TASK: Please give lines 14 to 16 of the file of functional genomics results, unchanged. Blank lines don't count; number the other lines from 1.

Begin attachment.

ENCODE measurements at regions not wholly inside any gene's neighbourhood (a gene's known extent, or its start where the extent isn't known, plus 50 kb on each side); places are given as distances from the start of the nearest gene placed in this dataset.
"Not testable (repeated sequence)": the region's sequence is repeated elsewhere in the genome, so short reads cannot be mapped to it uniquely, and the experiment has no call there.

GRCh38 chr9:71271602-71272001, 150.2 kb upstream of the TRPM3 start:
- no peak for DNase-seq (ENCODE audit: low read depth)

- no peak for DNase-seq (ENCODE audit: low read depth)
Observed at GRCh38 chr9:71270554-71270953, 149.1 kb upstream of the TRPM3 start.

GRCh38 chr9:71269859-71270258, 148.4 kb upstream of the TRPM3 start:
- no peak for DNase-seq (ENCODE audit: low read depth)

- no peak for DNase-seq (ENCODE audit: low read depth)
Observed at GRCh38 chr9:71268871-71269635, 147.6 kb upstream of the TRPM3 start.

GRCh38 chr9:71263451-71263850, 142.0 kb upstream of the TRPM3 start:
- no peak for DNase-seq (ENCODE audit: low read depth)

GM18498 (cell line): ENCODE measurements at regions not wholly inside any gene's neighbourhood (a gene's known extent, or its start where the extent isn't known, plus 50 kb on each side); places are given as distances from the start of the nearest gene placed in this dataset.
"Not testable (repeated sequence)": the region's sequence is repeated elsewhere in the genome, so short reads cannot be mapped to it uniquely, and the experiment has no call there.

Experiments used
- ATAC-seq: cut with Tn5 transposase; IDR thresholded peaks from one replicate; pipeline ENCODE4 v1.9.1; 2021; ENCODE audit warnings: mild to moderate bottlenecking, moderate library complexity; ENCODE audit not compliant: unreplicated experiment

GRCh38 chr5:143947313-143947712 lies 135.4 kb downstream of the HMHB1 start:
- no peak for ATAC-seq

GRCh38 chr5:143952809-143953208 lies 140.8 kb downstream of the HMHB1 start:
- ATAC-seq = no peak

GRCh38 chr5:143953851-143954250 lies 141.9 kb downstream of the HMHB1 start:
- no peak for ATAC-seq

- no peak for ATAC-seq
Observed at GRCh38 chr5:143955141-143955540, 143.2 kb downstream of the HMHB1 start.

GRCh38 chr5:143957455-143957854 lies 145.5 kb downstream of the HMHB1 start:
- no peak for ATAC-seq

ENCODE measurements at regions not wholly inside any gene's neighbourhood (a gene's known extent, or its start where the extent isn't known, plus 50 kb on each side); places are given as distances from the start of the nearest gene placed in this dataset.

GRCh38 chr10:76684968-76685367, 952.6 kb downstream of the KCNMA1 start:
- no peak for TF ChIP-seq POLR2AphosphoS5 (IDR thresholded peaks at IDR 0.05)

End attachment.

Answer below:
"Not testable (repeated sequence)": the region's sequence is repeated elsewhere in the genome, so short reads cannot be mapped to it uniquely, and the experiment has no call there.

Experiments used
- ATAC-seq: cut with Tn5 transposase; IDR thresholded peaks from one replicate; pipeline ENCODE4 v1.9.1; 2021; ENCODE audit warnings: mild to moderate bottlenecking, moderate library complexity; ENCODE audit not compliant: unreplicated experiment